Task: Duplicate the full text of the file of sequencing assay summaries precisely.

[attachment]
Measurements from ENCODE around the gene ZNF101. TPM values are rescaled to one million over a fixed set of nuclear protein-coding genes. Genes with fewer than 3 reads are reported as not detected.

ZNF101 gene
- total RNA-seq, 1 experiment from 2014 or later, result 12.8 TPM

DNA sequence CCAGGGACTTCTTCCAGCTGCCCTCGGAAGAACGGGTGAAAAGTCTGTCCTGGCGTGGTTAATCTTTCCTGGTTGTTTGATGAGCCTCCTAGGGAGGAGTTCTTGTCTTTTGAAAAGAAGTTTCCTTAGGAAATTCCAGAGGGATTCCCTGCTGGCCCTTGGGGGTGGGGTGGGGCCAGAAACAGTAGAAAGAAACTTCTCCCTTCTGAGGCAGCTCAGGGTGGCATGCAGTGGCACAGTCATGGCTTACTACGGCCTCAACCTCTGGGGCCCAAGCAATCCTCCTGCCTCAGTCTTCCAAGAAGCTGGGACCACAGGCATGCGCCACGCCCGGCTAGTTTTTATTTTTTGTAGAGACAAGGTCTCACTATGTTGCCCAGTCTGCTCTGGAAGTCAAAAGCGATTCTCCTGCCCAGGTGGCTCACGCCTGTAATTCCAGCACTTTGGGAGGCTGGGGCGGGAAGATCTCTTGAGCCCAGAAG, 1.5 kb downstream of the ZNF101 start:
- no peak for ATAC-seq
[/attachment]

Measurements from ENCODE around the gene ZNF101. TPM values are rescaled to one million over a fixed set of nuclear protein-coding genes. Genes with fewer than 3 reads are reported as not detected.

ZNF101 gene
- total RNA-seq, 1 experiment from 2014 or later, result 12.8 TPM

DNA sequence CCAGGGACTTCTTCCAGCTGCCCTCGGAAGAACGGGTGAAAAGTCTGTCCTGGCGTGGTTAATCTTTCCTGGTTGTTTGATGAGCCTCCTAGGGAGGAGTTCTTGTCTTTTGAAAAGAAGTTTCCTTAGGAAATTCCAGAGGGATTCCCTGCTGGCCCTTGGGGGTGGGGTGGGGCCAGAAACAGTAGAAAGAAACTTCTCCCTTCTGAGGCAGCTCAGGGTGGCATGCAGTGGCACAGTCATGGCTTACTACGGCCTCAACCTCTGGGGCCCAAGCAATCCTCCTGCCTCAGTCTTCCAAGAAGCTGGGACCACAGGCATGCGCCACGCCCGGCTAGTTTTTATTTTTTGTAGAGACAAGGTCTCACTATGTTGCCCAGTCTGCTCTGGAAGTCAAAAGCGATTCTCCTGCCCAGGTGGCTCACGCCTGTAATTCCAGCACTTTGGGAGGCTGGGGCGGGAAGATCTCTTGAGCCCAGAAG, 1.5 kb downstream of the ZNF101 start:
- no peak for ATAC-seq